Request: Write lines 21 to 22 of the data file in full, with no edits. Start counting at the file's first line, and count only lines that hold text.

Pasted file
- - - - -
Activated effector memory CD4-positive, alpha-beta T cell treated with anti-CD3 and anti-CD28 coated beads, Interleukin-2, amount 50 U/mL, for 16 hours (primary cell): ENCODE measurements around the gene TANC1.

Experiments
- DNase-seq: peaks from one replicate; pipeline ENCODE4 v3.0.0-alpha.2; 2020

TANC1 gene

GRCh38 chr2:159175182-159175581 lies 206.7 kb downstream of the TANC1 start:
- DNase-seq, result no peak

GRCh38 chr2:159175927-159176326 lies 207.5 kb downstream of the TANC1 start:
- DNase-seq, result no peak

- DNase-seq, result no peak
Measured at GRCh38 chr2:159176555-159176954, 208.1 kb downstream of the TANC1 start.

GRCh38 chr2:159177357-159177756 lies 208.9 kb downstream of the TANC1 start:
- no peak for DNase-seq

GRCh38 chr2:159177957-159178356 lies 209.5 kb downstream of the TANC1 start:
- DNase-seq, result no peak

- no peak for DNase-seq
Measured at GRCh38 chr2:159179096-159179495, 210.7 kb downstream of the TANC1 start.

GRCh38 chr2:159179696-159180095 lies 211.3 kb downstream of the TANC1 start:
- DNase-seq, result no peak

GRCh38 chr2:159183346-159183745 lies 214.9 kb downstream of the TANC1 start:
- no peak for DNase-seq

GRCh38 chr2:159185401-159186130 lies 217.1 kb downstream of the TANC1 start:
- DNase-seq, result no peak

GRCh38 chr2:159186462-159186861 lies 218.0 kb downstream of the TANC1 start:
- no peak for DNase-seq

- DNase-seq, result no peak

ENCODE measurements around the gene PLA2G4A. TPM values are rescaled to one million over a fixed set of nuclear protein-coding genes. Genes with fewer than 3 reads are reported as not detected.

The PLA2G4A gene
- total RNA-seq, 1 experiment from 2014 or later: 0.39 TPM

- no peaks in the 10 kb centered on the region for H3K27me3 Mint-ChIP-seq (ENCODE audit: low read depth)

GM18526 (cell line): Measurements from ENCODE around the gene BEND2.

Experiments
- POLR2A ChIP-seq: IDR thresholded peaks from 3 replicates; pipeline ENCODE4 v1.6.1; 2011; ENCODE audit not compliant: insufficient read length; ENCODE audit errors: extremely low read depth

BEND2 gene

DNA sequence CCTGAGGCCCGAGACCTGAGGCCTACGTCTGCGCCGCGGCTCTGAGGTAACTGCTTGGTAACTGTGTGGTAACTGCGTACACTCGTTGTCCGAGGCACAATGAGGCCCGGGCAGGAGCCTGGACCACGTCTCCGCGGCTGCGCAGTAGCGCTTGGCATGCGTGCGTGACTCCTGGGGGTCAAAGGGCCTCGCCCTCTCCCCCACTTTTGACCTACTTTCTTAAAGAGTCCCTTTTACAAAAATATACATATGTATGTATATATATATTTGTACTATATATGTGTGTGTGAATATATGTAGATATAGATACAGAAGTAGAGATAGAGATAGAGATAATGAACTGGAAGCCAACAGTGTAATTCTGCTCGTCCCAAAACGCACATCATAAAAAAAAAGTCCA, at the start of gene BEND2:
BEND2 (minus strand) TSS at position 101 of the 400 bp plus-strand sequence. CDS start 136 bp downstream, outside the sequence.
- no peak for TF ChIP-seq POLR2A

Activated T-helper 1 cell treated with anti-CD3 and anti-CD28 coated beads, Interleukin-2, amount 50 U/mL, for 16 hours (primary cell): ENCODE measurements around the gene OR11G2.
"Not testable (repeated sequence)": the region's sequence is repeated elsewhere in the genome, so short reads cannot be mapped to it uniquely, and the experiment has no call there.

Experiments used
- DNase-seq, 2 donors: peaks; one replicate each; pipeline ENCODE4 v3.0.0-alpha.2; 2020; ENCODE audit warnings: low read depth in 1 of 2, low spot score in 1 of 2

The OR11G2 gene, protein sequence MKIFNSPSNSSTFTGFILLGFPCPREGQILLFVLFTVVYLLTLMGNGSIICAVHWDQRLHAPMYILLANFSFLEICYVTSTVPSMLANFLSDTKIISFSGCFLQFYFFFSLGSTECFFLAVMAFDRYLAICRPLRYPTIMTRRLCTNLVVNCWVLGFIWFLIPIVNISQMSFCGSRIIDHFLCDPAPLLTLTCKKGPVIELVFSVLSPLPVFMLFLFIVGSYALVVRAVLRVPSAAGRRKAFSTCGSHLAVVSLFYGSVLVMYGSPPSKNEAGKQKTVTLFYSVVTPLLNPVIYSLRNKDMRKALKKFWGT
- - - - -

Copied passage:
GRCh38 chr2:159185401-159186130 lies 217.1 kb downstream of the TANC1 start:
- DNase-seq, result no peak